The advent of immune checkpoint inhibitors (ICI) targeting cytotoxic T-lymphocyte-associated protein 4 (CTLA-4), programmed cell death protein 1 (PD-1), or programmed death-ligand 1 (PD-L1) transformed the treatment landscape in a variety of human cancers. However, responses to currently approved ICI agents occur in small subsets of patients with immunogenic tumors, and resistance to ICI therapy continues to be a limiting factor to achieving optimal clinical benefits. AGEN1181 is a Fc-enhanced, clinical-stage anti-CTLA-4 antibody designed to expand therapeutic benefit to a broader patient population, including tumor types that are refractory to conventional ICI approaches. Here we show that AGEN1181 exploits a novel Fcy receptor-related mechanism of action to promote T cell-mediated antitumor immunity. In primary in vitro T cell and antigen presenting cell (APC) co-culture stimulation assays, AGEN1181 demonstrated superior T cell priming and activation that was independent of Treg depletion, and across all CD16 allele variants - in contrast to conventional IgG1 agents that showed limited activity. In PD-1 refractory tumor-bearing mouse models, a murine AGEN1181 surrogate demonstrated superior antitumor activity compared to an Fc-unmodified anti-CTLA-4 antibody. This enhanced activity was associated with improved T cell priming, intratumoral Treg depletion, increased frequency of CD8 effector memory precursor T cells, enhanced peripheral TCR clonality, and expansion of tumor-associated T cell clones. Next we evaluated the combination potential of the AGEN1181 surrogate with targeted therapies, cell therapy or checkpoint blockade in a series of treatment-resistant preclinical tumor models. Notably, this antibody induced robust tumor control and antitumor immunity when administered alongside anti-PD-1 and focal radiation, adoptive T cell therapy, or iNKT-activating therapy in the refractory B16F10 or B16F1.OVA melanoma models. In treatment-resistant KPC pancreatic ductal tumor-bearing mice, curative responses were seen in combination with chemotherapy (gemcitabine, nab-paclitaxel and cisplatin). Moreover, combinations with other ICI (e.g. anti-PD-1 or anti-TIGIT antibodies) deepened responsiveness and overcame limited activity seen with conventional ICI therapy. Importantly, antitumor immune responses could be further improved with optimal sequencing of combination therapies with AGEN1181. Together, these data demonstrate that the novel Fcy receptor-related mechanism of action employed by AGEN1181 enhances antitumor immunity and confers the potential to expand therapeutic benefit to tumors refractory to ICI therapy. Clinical responses support these findings and a phase II trial is underway in patients with a range of solid tumor types, including angiosarcoma and microsatellite stable tumors.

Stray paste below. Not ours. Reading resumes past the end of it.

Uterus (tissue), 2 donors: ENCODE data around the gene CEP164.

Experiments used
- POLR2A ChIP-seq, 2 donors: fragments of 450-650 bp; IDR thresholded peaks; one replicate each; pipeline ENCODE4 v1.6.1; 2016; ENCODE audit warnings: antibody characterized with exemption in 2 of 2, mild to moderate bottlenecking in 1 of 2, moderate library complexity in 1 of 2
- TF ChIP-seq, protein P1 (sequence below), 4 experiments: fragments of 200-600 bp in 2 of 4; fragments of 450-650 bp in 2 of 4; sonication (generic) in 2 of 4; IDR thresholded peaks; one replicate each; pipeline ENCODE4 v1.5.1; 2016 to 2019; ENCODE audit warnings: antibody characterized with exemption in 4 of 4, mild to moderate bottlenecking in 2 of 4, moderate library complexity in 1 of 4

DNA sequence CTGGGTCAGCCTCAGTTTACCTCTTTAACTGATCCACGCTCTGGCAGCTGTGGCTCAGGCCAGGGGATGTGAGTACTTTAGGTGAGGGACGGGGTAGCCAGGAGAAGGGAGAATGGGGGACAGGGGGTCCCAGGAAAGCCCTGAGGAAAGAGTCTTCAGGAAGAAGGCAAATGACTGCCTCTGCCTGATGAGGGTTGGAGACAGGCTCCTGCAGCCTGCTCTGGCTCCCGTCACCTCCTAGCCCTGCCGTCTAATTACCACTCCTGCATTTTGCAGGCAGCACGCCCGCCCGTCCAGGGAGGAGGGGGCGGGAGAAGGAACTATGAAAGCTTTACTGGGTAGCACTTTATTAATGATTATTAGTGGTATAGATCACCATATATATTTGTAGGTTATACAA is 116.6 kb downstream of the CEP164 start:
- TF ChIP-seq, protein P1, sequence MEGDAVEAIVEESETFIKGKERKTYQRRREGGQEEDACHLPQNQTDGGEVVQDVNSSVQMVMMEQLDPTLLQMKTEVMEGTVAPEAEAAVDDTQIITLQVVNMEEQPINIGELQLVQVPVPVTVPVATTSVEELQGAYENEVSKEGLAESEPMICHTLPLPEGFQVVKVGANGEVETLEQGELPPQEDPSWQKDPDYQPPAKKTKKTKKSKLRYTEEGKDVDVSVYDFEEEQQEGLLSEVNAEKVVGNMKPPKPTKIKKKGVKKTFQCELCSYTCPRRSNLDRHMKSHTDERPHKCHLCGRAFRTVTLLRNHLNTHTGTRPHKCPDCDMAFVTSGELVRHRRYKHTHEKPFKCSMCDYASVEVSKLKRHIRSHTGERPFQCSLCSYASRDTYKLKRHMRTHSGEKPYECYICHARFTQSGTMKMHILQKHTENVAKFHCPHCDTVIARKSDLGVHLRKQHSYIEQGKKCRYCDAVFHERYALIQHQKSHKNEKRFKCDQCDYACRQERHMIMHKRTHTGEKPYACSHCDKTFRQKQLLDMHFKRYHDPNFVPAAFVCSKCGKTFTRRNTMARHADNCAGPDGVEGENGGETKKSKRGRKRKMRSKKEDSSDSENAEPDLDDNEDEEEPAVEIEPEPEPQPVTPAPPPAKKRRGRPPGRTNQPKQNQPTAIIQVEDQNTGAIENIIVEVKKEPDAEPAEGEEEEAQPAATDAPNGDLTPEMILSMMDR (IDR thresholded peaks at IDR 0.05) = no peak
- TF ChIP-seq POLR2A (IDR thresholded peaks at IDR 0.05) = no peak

Citation Format: Antoine J. Tanne, Claire Galand, Abdo Abou-Slaybi, Margaret Wilkens, Marilyn Marques, Serina Ng, Haiyong Han, Sylvia Dietrich, Jeremy Waight, Bishnu Joshi, Burcu Yigit, Xavier Michelet, Daniel Levey, David Savitsky, Jennifer Buell, Dhan Chand. Fc-enhanced anti-CTLA-4 antibody, AGEN1181: new mechanistic insights for potent antitumor immunity and combination potential in treatment-resistant solid tumors [abstract]. In: Proceedings of the American Association for Cancer Research Annual Meeting 2021; 2021 Apr 10-15 and May 17-21. Philadelphia (PA): AACR; Cancer Res 2021;81(13_Suppl):Abstract nr 1878.